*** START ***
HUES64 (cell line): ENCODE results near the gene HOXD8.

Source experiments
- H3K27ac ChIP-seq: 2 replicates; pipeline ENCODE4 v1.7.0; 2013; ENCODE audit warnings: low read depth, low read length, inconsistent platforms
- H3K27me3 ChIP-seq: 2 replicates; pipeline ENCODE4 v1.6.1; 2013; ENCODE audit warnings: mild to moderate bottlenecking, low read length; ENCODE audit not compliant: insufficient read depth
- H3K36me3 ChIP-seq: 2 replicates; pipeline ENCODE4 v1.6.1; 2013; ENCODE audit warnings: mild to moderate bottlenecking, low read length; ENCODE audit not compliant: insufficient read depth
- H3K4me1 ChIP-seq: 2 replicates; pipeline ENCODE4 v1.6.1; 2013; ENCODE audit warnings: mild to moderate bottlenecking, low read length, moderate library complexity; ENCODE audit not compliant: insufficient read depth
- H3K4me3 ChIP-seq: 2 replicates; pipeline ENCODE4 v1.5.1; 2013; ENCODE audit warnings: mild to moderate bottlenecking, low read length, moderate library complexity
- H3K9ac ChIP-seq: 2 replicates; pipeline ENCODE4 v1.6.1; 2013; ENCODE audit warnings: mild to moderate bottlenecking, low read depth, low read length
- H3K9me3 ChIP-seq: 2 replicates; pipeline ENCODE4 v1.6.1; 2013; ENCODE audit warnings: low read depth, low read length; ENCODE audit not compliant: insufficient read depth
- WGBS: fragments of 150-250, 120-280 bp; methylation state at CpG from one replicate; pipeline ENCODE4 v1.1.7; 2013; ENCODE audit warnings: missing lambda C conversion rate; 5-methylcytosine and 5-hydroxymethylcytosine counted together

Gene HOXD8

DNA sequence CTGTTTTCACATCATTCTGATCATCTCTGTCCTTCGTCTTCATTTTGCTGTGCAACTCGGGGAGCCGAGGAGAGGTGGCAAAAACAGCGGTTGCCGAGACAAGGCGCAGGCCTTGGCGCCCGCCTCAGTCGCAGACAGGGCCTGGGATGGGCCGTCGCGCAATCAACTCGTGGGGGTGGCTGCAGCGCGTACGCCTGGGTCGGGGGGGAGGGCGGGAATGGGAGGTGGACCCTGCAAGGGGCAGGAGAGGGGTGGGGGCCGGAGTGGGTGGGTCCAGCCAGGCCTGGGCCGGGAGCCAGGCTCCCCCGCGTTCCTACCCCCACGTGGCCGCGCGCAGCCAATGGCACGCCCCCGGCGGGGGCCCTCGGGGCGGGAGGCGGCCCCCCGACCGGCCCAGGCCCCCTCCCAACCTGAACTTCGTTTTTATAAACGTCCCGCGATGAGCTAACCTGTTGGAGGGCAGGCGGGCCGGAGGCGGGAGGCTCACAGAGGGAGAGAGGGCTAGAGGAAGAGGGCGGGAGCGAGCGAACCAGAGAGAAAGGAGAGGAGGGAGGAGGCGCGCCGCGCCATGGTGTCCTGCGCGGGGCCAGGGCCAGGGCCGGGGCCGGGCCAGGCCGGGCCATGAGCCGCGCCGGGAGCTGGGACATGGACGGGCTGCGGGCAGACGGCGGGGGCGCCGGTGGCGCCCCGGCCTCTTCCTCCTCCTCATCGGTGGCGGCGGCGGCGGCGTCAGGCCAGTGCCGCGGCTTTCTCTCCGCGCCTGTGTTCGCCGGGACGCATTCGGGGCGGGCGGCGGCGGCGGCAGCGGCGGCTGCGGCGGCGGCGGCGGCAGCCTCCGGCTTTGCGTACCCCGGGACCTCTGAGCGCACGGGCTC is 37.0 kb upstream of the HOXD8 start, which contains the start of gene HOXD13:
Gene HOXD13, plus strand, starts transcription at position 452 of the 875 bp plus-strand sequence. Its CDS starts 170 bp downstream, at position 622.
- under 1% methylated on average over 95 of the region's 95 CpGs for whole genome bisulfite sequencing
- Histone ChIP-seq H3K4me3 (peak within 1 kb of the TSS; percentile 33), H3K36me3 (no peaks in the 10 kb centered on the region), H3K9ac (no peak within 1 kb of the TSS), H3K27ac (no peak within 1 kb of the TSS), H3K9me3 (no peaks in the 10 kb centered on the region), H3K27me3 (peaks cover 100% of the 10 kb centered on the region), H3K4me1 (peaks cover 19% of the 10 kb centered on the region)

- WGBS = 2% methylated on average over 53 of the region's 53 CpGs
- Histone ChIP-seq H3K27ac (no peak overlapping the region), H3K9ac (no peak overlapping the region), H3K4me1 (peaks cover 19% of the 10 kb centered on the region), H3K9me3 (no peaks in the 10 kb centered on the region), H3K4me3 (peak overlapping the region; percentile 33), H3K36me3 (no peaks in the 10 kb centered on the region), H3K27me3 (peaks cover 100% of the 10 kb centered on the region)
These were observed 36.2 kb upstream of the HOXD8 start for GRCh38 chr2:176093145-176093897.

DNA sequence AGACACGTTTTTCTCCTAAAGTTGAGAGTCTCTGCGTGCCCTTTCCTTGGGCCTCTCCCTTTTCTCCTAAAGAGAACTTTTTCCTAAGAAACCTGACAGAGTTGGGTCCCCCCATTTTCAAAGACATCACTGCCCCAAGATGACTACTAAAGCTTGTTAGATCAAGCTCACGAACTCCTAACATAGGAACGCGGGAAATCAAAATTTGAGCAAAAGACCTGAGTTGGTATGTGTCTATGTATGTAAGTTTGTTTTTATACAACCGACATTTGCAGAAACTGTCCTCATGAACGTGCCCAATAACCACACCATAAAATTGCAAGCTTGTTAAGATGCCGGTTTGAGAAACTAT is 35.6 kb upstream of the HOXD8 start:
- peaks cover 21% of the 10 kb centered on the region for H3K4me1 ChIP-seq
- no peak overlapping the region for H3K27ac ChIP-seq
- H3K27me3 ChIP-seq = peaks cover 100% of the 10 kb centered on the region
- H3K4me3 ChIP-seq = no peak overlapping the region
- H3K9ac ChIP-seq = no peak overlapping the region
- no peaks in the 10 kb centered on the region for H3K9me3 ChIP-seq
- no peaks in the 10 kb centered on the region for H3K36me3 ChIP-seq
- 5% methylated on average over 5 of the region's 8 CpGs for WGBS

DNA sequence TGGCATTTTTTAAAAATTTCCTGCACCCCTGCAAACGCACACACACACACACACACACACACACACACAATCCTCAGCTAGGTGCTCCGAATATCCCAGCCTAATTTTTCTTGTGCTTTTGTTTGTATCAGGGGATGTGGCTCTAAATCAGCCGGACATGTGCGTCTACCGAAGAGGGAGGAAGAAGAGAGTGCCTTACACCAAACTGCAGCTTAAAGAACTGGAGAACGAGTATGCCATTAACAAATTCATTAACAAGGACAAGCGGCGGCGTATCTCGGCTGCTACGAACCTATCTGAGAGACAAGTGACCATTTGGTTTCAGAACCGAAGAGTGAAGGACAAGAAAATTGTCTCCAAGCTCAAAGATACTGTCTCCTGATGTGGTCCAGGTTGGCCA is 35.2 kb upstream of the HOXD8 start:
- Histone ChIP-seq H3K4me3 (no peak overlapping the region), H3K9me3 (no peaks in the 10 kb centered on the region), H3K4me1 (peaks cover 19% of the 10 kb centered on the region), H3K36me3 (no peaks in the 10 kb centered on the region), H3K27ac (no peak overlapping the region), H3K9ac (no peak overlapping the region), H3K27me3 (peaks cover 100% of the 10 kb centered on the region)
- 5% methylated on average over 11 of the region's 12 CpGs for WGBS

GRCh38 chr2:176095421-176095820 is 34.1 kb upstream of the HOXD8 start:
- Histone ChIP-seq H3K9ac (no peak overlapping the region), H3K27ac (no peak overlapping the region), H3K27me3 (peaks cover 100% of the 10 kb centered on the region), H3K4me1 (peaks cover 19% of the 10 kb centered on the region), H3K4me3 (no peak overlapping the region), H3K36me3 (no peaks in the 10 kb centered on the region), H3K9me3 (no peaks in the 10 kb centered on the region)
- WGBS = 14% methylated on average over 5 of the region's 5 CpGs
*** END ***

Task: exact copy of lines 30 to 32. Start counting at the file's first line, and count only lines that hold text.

- 5% methylated on average over 11 of the region's 12 CpGs for WGBS

GRCh38 chr2:176095421-176095820 is 34.1 kb upstream of the HOXD8 start:
- Histone ChIP-seq H3K9ac (no peak overlapping the region), H3K27ac (no peak overlapping the region), H3K27me3 (peaks cover 100% of the 10 kb centered on the region), H3K4me1 (peaks cover 19% of the 10 kb centered on the region), H3K4me3 (no peak overlapping the region), H3K36me3 (no peaks in the 10 kb centered on the region), H3K9me3 (no peaks in the 10 kb centered on the region)